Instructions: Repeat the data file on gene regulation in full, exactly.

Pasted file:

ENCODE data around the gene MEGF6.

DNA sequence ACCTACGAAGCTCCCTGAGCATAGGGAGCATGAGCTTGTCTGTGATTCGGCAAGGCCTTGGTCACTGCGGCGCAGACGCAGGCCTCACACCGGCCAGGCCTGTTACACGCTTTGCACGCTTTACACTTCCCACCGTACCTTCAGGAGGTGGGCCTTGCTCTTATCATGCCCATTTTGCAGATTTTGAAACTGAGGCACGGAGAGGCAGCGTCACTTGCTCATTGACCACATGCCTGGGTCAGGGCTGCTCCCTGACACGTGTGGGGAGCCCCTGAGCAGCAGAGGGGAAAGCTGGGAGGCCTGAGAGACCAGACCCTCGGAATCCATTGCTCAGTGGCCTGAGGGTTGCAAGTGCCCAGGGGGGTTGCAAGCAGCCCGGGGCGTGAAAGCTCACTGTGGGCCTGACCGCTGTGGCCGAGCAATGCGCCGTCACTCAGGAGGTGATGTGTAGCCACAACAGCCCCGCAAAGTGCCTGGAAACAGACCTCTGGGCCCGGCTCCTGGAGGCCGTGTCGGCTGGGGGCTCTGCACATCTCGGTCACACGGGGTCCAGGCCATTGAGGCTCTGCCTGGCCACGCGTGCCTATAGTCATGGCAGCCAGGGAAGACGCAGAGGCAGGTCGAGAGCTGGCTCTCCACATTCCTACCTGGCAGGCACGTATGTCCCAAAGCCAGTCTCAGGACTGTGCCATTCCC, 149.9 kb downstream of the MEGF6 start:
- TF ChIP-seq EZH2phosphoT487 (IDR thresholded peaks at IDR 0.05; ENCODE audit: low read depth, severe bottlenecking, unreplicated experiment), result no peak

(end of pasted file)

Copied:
ENCODE data around the gene MEGF6.

DNA sequence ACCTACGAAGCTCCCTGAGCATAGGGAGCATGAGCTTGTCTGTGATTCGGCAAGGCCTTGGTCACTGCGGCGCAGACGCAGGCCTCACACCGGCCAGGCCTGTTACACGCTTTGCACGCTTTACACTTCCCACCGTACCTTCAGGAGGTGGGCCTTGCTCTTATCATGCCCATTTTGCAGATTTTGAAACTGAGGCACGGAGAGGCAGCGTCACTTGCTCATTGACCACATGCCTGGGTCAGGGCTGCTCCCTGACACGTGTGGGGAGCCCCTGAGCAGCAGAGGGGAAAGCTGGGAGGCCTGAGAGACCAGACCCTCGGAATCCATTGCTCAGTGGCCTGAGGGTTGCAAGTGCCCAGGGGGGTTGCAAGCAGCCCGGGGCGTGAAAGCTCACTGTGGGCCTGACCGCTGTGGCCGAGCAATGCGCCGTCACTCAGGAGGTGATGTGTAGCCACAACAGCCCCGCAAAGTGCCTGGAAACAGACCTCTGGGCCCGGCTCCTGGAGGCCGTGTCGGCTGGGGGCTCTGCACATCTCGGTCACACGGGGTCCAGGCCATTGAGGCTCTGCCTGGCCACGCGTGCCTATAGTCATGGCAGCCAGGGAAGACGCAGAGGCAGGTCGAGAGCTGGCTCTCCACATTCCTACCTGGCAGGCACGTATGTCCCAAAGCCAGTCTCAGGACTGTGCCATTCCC, 149.9 kb downstream of the MEGF6 start:
- TF ChIP-seq EZH2phosphoT487 (IDR thresholded peaks at IDR 0.05; ENCODE audit: low read depth, severe bottlenecking, unreplicated experiment), result no peak